I’ve just finished the novel Look at Me Now by Thomas Hubschman. It’s a story about victim-hood, though that’s not apparent at first since the novel begins with a women in her early forties finally gaining enough courage to leave her bullying husband of 25 years. At first, I thought it was another story about women’s liberation after they throw off the yoke of a domineering male. And in this story, the male was unquestionably a domineering egocentric bully.
But after she has left the relationship, Dierdre’s wounds gradually become apparent. Although she is often insightful and sometimes generous and caring, she is also short-tempered and judgmental. Having spent most of her life under the control of either her father or her husband, she’s a blamer, and often finds it difficult to take responsibility for her own decisions. Which is why, perhaps, she is dangerously close to choosing another domineering partner after leaving her husband. Like a child, she still seems to be tempted to want someone else to take responsibility for her.
This is not an And-they-lived-happily-ever-after story. Hubschman’s stories never are. They are inevitably a chapter in the unending process of a life, leaving the reader to decide how the protagonist will deal with the next challenge that emerges as he or she has dealt with the one in the story.
In Dierdre’s case, the reader is left asking whether she and her new lover can help each other. Harry himself has struggled, with some insight, into his bullying past. In my experience, couples like this can sometimes be immensely helpful to each other, able to forgive and encourage, understanding the complexity of a bullying/victim relationship. Or they can continue to destroy each other.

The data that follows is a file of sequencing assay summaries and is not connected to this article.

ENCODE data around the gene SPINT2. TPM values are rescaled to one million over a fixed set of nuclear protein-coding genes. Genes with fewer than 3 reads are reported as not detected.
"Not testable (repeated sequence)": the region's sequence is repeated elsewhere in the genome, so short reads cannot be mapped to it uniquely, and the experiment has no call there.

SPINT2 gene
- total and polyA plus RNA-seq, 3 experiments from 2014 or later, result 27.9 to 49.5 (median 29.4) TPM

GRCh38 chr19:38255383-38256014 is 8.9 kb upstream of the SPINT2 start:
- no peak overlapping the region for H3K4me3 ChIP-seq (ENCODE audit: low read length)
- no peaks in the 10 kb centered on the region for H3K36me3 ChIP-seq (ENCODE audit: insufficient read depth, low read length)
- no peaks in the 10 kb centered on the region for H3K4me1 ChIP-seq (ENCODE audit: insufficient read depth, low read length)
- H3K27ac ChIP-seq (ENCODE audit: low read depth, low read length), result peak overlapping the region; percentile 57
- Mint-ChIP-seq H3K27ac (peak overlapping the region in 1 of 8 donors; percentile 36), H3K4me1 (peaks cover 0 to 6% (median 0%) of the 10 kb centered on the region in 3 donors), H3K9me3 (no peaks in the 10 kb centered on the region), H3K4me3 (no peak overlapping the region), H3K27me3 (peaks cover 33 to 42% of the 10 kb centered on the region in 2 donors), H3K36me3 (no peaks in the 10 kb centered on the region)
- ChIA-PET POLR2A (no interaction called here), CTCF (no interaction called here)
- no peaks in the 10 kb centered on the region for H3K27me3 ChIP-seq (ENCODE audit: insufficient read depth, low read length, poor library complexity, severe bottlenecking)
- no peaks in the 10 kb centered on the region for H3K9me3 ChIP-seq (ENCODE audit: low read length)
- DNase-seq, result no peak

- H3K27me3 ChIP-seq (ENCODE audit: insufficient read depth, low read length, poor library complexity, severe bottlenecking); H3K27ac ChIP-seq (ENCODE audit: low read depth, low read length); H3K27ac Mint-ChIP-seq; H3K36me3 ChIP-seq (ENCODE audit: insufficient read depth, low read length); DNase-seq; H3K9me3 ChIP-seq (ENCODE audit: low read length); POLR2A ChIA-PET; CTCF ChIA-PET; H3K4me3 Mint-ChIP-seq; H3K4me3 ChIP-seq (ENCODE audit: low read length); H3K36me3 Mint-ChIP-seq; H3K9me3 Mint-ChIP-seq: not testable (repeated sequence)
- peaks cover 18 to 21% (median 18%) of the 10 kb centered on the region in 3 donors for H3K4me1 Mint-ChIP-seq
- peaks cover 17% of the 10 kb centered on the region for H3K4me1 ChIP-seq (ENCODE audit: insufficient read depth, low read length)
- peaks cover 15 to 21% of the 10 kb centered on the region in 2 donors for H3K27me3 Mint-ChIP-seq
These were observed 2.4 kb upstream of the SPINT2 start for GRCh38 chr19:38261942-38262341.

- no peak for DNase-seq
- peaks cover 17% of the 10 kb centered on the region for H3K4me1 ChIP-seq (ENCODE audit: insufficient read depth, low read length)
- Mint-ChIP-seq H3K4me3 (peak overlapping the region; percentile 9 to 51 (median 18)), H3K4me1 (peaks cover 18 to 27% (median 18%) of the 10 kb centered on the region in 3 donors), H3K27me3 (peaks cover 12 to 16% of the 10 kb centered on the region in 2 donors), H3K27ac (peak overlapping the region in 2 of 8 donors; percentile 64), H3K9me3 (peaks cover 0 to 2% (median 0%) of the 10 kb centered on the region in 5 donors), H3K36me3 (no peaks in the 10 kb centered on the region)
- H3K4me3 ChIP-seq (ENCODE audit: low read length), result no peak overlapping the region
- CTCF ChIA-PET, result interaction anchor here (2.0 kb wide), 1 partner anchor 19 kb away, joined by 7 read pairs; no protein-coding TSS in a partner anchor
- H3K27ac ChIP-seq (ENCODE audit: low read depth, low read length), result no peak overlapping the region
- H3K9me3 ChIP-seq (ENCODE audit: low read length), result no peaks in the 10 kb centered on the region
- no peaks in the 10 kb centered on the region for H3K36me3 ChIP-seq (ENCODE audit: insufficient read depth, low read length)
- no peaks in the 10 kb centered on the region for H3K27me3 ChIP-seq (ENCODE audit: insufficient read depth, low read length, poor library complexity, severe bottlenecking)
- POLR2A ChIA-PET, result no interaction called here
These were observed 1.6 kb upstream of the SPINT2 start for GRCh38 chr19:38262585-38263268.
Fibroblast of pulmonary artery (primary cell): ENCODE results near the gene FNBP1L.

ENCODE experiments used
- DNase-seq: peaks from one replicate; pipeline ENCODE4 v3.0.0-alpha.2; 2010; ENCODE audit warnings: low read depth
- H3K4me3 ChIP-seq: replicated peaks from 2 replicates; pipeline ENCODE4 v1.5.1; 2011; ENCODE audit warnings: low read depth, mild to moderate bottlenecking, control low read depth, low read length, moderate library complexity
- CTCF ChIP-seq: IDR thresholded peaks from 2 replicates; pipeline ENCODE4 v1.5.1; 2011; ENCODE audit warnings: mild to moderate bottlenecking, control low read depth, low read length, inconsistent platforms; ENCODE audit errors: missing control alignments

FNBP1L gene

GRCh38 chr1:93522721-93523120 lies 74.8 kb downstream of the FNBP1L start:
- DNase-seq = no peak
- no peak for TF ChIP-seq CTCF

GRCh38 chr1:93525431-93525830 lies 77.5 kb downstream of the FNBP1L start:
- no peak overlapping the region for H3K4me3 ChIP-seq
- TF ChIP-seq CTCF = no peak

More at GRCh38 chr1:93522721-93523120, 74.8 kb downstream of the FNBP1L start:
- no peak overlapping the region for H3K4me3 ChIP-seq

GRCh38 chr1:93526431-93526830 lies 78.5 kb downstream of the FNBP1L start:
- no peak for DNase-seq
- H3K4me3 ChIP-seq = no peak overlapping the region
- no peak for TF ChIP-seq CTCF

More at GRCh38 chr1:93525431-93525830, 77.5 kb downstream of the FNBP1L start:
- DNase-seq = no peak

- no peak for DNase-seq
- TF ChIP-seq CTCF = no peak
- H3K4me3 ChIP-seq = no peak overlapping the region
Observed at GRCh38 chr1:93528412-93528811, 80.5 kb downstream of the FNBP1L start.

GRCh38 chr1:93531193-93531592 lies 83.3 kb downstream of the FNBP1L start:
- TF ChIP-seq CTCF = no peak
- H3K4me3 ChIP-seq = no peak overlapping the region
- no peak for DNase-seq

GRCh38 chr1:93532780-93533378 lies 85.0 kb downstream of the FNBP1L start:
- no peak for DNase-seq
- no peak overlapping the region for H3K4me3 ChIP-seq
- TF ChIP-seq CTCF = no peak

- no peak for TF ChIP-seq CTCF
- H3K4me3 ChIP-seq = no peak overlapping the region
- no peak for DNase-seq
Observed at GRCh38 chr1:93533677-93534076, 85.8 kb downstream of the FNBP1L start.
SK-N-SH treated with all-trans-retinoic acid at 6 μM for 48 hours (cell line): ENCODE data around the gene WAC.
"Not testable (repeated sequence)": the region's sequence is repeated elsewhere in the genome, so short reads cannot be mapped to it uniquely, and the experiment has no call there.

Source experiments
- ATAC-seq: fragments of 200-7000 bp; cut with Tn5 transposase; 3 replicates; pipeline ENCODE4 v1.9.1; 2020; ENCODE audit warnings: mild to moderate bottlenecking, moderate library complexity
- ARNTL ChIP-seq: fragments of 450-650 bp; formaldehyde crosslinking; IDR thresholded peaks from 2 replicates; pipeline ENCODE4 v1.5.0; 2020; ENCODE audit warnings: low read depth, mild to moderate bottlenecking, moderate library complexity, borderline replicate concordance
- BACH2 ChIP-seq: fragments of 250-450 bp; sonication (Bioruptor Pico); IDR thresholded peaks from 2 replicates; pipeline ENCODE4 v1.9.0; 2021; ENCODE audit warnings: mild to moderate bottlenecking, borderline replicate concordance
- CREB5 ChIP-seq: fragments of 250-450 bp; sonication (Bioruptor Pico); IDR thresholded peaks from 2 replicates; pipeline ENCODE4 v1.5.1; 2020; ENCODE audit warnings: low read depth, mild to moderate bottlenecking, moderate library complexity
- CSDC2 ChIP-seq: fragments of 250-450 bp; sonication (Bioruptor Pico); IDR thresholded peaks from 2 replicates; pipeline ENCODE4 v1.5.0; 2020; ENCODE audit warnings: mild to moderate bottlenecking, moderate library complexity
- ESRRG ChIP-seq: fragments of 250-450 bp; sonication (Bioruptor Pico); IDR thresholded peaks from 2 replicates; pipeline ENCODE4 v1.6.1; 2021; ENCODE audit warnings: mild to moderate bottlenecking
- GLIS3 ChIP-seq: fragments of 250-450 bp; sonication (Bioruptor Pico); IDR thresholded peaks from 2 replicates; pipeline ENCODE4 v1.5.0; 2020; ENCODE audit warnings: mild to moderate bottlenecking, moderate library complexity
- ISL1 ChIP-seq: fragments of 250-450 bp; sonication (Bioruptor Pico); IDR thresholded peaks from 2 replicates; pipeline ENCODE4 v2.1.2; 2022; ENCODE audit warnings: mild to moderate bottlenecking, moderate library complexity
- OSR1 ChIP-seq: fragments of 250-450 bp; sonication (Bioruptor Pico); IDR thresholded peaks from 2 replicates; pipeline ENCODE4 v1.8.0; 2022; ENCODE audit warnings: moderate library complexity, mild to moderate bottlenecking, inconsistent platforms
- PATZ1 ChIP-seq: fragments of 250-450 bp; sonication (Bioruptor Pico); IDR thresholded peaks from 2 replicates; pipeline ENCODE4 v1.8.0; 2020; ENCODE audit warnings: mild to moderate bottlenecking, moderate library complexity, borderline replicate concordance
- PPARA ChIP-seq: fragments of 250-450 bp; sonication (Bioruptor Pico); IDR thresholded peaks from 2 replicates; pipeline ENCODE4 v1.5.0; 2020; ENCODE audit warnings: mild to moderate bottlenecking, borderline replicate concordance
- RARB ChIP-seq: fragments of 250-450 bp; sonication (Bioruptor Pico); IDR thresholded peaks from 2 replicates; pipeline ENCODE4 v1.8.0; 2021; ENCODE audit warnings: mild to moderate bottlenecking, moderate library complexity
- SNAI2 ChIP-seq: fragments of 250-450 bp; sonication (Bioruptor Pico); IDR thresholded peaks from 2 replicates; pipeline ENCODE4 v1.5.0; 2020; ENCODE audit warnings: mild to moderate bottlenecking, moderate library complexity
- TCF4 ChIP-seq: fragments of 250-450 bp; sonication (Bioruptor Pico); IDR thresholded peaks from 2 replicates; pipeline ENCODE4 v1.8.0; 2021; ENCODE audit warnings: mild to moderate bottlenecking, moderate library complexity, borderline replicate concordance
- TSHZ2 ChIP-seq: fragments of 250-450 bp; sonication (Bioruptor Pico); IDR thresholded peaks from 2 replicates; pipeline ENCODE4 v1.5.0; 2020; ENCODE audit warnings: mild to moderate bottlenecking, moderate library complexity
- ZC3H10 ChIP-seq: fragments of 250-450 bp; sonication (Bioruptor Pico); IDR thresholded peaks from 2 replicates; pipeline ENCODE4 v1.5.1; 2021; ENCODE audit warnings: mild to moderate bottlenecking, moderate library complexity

Whatever else, Look At Me Now isn’t a story about being a victim – when a truly helpless person, often a child, is abused and does not have the means of stopping or escaping from the abuse. It’s much more about victim-hood, about abuse in which the abused subtly, though almost always unconsciously, cooperates in the abuse. It’s an attitude of immaturity in which the victim is old enough and with sufficient resources to stand up to the abuser but fails to do so.
I know it well. Look at Me Now is about a Jewish women in New York. But her victim-hood is similar to the Catholic version, and the many varieties with which I am well acquainted. I suspect it has a great deal in common with all the other versions around the world as well. Victim-hood occurs more often among women, while the counterpart – bullying – occurs more often among males. I think this is because, as research shows, young girls read social signals faster than young boys. We learn more quickly what pleases and what displeases adults around us, so we are more successful at gaining praise and affection for responding to others’ wishes.
That’s fine in children. It’s as it should be, and can develop into a valuable gift if the child is in a loving family where she can learn to use this sensitivity not only for her own ends but for understanding and supporting others. But if we become adults and still feel guilty when someone we love is suffering through no fault of ours, something has gone wrong. This makes it impossible to support the other person as he or she struggles to deal with something that is his or her challenge because the impetus is to take the problem away from him altogether and make it ones own instead.
The relationship really goes wrong if we are unfortunate enough to enter into a close relationship with a man who himself blames us for everything that happens to him that he doesn’t like. If we cooperate, if, in order to avoid further assault, we silently ascent to his accusations that we are responsible for his temper tantrums, for his infidelities, for whatever has gone wrong, it becomes a terrible partnership.
Because each partner has found a way to avoid responsibility for his or her own choices. The man blames the woman, and the woman feels responsible and guilty – not for her own choices, but for her partner’s unhappiness.
Look At Me Now is great story. But don’t look for any right answers. Which, come to think of it, is one of the reasons why it’s a great story.